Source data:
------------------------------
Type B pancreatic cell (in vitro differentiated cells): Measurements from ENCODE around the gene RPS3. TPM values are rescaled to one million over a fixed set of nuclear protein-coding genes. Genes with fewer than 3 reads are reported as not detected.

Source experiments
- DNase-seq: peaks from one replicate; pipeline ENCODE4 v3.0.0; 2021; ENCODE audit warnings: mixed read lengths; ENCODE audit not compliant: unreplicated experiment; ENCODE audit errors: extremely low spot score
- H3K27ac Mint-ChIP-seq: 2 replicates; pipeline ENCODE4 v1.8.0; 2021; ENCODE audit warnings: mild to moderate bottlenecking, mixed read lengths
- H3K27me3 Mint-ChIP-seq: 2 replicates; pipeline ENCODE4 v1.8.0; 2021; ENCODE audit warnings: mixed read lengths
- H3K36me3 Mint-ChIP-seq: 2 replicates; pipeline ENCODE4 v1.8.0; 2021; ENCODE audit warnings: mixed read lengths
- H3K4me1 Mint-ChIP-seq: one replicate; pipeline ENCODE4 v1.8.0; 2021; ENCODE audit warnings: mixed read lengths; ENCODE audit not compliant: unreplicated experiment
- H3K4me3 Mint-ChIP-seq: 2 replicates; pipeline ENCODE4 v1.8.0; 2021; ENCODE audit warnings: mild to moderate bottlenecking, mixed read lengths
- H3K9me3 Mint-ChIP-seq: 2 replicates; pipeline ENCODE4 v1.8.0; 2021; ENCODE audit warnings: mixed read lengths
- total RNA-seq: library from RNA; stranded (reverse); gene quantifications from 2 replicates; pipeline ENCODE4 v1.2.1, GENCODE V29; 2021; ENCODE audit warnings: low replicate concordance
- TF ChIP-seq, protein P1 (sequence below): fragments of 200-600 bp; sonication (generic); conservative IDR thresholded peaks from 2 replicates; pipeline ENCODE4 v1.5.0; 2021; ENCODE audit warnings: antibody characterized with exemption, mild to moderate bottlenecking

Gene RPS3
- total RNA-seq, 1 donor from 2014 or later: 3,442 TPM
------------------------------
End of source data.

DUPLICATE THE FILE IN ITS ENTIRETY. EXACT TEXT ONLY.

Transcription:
Type B pancreatic cell (in vitro differentiated cells): Measurements from ENCODE around the gene RPS3. TPM values are rescaled to one million over a fixed set of nuclear protein-coding genes. Genes with fewer than 3 reads are reported as not detected.

Source experiments
- DNase-seq: peaks from one replicate; pipeline ENCODE4 v3.0.0; 2021; ENCODE audit warnings: mixed read lengths; ENCODE audit not compliant: unreplicated experiment; ENCODE audit errors: extremely low spot score
- H3K27ac Mint-ChIP-seq: 2 replicates; pipeline ENCODE4 v1.8.0; 2021; ENCODE audit warnings: mild to moderate bottlenecking, mixed read lengths
- H3K27me3 Mint-ChIP-seq: 2 replicates; pipeline ENCODE4 v1.8.0; 2021; ENCODE audit warnings: mixed read lengths
- H3K36me3 Mint-ChIP-seq: 2 replicates; pipeline ENCODE4 v1.8.0; 2021; ENCODE audit warnings: mixed read lengths
- H3K4me1 Mint-ChIP-seq: one replicate; pipeline ENCODE4 v1.8.0; 2021; ENCODE audit warnings: mixed read lengths; ENCODE audit not compliant: unreplicated experiment
- H3K4me3 Mint-ChIP-seq: 2 replicates; pipeline ENCODE4 v1.8.0; 2021; ENCODE audit warnings: mild to moderate bottlenecking, mixed read lengths
- H3K9me3 Mint-ChIP-seq: 2 replicates; pipeline ENCODE4 v1.8.0; 2021; ENCODE audit warnings: mixed read lengths
- total RNA-seq: library from RNA; stranded (reverse); gene quantifications from 2 replicates; pipeline ENCODE4 v1.2.1, GENCODE V29; 2021; ENCODE audit warnings: low replicate concordance
- TF ChIP-seq, protein P1 (sequence below): fragments of 200-600 bp; sonication (generic); conservative IDR thresholded peaks from 2 replicates; pipeline ENCODE4 v1.5.0; 2021; ENCODE audit warnings: antibody characterized with exemption, mild to moderate bottlenecking

Gene RPS3
- total RNA-seq, 1 donor from 2014 or later: 3,442 TPM